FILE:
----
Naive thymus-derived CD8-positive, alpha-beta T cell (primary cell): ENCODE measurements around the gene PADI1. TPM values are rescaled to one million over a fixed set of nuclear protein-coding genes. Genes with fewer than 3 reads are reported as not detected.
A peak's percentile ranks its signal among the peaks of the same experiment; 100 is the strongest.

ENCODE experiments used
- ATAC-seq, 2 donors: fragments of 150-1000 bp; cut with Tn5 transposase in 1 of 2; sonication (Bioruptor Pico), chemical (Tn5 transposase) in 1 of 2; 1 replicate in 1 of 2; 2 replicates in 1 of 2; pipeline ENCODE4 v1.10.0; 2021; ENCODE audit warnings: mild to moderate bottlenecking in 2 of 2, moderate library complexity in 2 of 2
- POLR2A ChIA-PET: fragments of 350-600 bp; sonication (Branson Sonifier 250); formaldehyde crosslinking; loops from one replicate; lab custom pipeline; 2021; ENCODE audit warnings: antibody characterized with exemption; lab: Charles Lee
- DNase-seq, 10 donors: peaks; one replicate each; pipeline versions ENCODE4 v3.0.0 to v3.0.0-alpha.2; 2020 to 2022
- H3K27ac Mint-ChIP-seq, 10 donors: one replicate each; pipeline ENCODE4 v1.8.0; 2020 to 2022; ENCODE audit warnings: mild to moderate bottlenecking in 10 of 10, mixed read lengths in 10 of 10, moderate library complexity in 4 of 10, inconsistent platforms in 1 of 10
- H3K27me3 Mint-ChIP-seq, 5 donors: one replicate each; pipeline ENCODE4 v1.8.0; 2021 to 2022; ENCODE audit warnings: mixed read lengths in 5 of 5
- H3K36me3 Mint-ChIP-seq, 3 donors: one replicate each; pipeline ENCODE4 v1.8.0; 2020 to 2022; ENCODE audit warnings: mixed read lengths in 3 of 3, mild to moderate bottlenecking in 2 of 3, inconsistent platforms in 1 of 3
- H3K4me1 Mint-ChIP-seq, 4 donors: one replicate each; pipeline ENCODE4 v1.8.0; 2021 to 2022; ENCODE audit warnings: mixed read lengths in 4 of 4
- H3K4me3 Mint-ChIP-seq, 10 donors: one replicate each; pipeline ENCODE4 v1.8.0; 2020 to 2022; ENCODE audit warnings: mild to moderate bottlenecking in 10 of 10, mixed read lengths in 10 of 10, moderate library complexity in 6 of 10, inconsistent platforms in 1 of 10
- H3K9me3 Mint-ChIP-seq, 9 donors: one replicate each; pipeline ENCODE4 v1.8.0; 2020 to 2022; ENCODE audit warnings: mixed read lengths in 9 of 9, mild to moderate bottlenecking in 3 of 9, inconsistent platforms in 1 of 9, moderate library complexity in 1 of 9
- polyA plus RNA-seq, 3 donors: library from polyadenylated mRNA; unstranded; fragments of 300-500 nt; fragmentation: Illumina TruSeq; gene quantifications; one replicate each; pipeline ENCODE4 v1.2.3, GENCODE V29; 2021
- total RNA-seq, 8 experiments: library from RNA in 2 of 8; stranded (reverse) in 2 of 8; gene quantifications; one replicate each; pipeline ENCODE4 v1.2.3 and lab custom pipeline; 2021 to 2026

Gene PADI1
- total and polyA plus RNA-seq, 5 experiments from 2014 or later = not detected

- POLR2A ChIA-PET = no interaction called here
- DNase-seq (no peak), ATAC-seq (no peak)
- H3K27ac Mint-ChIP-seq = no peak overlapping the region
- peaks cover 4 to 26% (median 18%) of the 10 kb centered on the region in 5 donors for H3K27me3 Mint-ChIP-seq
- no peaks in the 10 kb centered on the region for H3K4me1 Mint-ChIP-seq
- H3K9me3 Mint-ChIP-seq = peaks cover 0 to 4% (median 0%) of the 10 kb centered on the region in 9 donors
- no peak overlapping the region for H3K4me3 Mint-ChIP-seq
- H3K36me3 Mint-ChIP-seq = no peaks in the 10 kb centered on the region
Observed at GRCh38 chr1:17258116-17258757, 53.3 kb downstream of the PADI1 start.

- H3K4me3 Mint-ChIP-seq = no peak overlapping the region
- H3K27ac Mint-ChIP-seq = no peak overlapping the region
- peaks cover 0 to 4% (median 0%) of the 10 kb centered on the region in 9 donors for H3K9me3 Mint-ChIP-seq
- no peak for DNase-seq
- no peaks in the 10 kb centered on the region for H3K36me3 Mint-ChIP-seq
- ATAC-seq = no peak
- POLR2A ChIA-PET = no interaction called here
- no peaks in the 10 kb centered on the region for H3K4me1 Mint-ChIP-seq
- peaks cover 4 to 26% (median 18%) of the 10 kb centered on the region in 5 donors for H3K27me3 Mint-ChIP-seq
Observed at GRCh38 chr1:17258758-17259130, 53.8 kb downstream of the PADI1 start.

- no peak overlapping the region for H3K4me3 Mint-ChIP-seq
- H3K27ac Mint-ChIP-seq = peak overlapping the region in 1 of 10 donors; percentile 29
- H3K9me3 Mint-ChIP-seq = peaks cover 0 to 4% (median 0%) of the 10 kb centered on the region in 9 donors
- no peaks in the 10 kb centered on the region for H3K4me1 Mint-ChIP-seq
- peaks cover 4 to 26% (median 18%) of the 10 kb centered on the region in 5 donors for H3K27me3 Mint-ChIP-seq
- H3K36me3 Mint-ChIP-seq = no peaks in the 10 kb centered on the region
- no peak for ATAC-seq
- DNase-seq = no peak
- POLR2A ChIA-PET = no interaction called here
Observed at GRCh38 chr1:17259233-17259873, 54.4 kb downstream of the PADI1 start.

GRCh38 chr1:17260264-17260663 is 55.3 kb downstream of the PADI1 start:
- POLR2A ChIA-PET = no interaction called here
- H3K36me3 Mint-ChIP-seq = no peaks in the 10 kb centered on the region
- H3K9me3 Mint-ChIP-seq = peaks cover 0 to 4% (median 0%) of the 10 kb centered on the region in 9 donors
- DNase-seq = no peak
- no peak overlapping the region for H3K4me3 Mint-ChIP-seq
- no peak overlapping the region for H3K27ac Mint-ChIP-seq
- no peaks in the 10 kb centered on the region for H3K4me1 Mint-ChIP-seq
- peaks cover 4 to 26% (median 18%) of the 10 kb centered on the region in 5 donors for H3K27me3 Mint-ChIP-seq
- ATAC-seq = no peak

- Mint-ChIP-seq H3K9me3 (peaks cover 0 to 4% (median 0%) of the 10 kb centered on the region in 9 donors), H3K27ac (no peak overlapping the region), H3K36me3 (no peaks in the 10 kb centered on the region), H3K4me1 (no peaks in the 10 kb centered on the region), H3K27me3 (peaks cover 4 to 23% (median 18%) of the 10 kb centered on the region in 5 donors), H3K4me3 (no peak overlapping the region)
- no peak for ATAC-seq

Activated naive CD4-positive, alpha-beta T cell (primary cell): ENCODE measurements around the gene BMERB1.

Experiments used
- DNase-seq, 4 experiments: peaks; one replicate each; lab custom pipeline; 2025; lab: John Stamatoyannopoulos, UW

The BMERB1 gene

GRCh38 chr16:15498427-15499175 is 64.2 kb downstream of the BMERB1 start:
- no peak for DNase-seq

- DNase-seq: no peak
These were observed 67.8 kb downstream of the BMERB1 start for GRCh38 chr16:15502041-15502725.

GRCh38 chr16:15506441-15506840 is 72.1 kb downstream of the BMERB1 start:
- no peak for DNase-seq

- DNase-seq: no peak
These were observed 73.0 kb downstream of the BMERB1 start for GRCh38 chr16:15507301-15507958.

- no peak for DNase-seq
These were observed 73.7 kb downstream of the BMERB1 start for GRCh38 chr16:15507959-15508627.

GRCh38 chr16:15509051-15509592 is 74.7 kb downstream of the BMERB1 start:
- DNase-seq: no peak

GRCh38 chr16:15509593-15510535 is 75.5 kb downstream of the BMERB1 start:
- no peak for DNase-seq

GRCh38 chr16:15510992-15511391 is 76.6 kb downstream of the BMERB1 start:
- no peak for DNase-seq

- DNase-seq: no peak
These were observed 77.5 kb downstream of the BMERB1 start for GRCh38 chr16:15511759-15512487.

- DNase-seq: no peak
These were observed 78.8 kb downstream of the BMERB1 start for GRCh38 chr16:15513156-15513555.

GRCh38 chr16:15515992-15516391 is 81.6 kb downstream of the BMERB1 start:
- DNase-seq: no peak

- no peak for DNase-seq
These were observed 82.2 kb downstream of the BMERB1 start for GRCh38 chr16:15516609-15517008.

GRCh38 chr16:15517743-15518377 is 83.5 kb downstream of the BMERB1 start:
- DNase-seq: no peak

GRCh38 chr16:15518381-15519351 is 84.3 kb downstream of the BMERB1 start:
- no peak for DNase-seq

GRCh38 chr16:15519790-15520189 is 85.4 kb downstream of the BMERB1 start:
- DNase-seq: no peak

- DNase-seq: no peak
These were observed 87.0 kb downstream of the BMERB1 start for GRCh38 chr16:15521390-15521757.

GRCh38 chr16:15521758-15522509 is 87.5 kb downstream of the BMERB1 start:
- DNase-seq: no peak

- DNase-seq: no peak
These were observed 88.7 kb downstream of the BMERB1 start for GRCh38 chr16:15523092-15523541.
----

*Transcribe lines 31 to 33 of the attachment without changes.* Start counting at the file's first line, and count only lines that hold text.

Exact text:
- ATAC-seq = no peak
- POLR2A ChIA-PET = no interaction called here
- no peaks in the 10 kb centered on the region for H3K4me1 Mint-ChIP-seq